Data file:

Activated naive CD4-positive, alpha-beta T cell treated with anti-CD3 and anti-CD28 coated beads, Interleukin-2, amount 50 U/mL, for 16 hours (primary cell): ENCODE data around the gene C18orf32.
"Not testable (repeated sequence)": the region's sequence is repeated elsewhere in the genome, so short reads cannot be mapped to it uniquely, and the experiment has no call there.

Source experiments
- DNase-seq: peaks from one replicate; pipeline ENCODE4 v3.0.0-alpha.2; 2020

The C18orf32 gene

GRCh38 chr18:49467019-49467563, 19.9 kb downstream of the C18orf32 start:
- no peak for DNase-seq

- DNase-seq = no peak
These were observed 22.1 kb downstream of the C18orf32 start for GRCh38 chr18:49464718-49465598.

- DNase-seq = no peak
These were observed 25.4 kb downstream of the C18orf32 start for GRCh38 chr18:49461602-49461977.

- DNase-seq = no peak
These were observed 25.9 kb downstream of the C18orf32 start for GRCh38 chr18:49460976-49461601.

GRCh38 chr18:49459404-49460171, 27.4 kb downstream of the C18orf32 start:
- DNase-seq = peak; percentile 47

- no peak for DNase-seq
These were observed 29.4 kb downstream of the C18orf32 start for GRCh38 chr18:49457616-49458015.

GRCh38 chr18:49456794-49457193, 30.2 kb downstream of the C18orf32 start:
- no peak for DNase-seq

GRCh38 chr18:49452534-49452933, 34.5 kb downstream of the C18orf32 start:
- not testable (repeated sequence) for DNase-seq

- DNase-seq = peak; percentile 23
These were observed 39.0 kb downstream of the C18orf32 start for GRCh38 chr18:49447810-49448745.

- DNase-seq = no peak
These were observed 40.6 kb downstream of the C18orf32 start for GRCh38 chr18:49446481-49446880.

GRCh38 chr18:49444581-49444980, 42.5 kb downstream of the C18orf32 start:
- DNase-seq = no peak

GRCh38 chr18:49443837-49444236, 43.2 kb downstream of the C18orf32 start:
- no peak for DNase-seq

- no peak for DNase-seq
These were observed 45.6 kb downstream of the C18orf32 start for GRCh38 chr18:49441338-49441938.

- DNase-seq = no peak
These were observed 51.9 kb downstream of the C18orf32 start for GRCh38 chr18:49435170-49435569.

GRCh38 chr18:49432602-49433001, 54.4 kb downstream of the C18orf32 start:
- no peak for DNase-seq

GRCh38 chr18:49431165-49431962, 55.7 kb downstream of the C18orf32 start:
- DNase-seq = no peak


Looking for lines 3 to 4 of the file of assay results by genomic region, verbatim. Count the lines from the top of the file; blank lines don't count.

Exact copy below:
Source experiments
- DNase-seq: peaks from one replicate; pipeline ENCODE4 v3.0.0-alpha.2; 2020